Oct 7, 2020 - Energy & Environment

Unpacking JPMorgan's new climate plan

An illustration of a man with a briefcase
Illustration: Sarah Grillo/Axios

JPMorgan Chase said late Tuesday that it will "align its financing activities" with the goals of the Paris Agreement.

Why it matters: JPMorgan is the country's largest bank and, as the Wall Street Journal notes, holds "considerable sway in boardrooms around the globe." It's also the banking sector's largest financier of fossil fuels, per an analysis from several environmental groups of lending and underwriting.

How it works: They're looking to support companies cutting emissions and expanding investment in clean sources and tech. Their plan includes...

  • Creating a 2030 "emissions target" for their financing portfolio, and setting sector-specific targets for oil-and-gas, power and auto portfolios.
  • Launching a "Center for Carbon Transition" to help provide clients with "sustainability-focused" financing and advisory services.

My thought bubble: The plan also says plenty about the political and corporate landscape for climate change, banking in particular, a sector under sustained and increasing activist pressure.

  • It's a sign of how some stretches of Wall Street and K Street have parted ways with President Trump, who opposes Paris and rejects consensus climate science.
  • Like many other big corporate pledges, it's pretty vague. They intend to "begin communicating" about those sector-specific emissions plans next year.
  • On that point, it also doesn't list any new types of investments that will be no-go zones beyond February's announcement that they won't directly finance new Arctic drilling and certain coal projects and companies.
  • The emphasis on the need for net-zero emissions by 2050 shows how finance-sector initiatives are adding more aggressive pledges and targets, not simply agreeing to steer clear of financing specific high-emissions projects.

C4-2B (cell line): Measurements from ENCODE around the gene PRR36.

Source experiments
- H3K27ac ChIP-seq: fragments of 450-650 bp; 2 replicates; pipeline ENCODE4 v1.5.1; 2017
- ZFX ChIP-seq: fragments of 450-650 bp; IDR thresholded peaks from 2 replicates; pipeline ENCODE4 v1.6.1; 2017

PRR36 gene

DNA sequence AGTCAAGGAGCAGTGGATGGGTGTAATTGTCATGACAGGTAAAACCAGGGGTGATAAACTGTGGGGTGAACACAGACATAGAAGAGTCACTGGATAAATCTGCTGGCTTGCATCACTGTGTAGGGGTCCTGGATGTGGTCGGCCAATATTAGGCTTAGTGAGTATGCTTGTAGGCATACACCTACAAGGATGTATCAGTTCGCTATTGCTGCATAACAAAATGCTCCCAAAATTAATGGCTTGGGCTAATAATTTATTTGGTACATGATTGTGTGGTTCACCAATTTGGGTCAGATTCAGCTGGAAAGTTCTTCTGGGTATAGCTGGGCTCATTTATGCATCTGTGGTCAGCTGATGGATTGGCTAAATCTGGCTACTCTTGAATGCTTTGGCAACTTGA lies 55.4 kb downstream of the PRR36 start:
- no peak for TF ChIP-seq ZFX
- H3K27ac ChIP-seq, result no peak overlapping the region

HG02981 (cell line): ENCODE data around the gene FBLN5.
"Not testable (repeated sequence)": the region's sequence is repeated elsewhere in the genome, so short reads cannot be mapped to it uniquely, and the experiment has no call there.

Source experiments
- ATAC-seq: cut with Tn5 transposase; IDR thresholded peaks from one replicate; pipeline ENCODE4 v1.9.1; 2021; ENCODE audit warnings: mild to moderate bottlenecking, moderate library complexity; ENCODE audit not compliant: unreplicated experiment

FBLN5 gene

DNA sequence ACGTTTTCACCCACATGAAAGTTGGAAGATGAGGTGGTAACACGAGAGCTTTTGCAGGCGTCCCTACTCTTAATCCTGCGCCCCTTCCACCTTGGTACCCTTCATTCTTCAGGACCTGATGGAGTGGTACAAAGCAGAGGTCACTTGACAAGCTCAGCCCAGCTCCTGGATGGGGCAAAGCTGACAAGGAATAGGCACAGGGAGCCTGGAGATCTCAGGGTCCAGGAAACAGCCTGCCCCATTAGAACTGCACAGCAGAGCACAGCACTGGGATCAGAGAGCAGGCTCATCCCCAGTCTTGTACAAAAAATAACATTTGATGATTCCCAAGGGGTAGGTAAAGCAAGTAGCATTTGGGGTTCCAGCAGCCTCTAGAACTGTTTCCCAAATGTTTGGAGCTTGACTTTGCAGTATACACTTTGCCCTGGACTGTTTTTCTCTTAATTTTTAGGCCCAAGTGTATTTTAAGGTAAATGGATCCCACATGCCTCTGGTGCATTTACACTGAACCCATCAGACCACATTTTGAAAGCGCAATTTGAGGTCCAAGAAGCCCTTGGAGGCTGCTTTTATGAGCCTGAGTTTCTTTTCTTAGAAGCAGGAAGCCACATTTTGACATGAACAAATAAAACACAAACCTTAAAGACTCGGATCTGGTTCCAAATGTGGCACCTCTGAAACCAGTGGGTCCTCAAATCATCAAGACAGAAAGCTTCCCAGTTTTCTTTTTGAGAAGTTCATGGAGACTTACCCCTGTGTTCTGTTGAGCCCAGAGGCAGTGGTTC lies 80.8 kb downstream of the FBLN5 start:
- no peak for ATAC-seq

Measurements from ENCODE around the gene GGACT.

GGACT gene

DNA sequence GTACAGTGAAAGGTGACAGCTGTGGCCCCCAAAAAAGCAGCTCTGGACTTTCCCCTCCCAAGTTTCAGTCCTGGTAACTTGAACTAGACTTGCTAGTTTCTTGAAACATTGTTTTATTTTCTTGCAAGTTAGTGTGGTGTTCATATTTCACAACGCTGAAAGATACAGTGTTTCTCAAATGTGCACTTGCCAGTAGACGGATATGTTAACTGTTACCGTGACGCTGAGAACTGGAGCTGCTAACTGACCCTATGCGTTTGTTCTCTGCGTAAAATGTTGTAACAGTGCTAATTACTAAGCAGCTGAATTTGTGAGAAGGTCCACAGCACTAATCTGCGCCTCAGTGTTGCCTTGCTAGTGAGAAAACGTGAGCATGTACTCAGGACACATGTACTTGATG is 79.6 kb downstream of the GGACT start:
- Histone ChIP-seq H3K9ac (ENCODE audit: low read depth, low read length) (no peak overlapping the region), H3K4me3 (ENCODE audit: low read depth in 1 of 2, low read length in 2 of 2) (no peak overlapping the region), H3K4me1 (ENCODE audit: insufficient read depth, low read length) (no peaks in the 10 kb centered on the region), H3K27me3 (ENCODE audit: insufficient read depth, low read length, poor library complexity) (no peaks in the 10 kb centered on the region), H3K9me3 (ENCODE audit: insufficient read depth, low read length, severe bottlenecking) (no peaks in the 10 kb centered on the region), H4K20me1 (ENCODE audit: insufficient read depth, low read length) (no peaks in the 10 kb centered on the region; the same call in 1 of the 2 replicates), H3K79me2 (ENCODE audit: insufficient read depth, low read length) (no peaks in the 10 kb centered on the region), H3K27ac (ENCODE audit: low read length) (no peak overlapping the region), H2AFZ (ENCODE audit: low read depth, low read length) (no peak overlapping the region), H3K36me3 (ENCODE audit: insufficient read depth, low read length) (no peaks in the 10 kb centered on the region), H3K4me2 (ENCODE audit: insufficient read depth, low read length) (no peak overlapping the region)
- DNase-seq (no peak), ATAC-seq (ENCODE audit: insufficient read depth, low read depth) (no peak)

What they're saying: I spoke last night to Jason Disterhoft of the Rainforest Action Network, one of the groups that are very active in pressuring banks on climate change. He's not impressed with the plan for a few reasons.

  • “It offers a lot of reassurance to existing clients” including ExxonMobil, he says, noting the lack of "hard restrictions" on the bank's fossil fuel financing.
  • “One of the takeaway messages from this announcement by JPMorgan Chase is how committed they are to their existing roster of clients including, by implication, their high-carbon clients,” he says.
  • He calls it a "promissory note" for 2030 that's lacking in concrete steps. Disterhoft is also troubled by the announcement's discussion of clients' carbon "intensity" (which Generate readers know means emissions per unit of output, not an absolute trajectory).

The big picture: Disterhoft said that despite the new commitments, JPMorgan has not gone as far as several other banking giants — such as Crédit Agricole, Barclays and UniCredit — when it comes to the breadth of its commitments or financing restrictions.

What's next: Green groups, even ones less critical of the plan, say they will be looking for more specifics.

  • "JPMorgan should establish sector specific expectations — including ambitious near term targets that are Paris-aligned — and make access to capital contingent on corporate climate performance," Ben Ratner of the Environmental Defense Fund said in a statement.
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